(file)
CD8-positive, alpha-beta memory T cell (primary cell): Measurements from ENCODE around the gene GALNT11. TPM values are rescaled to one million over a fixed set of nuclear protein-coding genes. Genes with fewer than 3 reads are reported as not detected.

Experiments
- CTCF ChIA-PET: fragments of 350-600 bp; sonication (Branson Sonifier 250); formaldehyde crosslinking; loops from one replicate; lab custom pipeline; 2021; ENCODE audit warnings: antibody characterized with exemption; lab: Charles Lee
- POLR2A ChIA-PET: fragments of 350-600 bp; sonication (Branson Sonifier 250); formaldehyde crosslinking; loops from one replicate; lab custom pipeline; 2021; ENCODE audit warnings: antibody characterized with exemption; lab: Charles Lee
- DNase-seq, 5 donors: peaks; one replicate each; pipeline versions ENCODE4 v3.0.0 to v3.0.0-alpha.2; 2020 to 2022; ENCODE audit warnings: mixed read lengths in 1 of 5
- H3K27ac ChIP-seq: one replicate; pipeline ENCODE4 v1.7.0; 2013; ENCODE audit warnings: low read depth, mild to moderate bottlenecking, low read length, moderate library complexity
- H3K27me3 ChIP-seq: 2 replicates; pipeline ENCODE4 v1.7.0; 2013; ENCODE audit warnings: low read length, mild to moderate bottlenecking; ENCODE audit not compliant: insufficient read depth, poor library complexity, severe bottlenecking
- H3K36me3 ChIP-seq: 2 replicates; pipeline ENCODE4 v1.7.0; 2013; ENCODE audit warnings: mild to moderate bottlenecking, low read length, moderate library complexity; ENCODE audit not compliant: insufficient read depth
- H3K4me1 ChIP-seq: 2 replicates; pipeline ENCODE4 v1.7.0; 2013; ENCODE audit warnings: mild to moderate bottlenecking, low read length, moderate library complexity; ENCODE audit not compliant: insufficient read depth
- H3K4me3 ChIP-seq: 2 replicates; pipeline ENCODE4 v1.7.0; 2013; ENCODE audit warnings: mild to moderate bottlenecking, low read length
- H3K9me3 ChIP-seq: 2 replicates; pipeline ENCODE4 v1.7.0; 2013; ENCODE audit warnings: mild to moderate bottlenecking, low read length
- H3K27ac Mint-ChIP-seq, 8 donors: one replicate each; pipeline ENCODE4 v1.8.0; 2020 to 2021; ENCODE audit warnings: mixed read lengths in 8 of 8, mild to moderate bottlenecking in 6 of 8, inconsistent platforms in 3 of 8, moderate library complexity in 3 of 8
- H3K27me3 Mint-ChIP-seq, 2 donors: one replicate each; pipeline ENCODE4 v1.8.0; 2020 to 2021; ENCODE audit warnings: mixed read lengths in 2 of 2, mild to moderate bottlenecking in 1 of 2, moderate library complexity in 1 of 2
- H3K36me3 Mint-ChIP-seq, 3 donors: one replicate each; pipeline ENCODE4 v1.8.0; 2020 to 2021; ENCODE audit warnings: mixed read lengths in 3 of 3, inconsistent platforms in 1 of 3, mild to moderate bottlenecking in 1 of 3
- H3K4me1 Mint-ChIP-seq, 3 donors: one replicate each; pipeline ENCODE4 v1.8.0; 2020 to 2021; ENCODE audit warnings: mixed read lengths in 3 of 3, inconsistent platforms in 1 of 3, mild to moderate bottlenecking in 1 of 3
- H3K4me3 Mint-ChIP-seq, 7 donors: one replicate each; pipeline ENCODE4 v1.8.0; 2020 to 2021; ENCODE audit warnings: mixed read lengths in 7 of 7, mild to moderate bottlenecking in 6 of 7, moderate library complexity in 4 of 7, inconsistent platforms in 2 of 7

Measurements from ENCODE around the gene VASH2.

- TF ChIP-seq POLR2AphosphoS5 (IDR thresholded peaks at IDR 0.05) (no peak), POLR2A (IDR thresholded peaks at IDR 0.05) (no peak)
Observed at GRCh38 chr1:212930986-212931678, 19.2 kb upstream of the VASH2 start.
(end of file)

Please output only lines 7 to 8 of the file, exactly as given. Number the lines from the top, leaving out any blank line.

- H3K27me3 ChIP-seq: 2 replicates; pipeline ENCODE4 v1.7.0; 2013; ENCODE audit warnings: low read length, mild to moderate bottlenecking; ENCODE audit not compliant: insufficient read depth, poor library complexity, severe bottlenecking
- H3K36me3 ChIP-seq: 2 replicates; pipeline ENCODE4 v1.7.0; 2013; ENCODE audit warnings: mild to moderate bottlenecking, low read length, moderate library complexity; ENCODE audit not compliant: insufficient read depth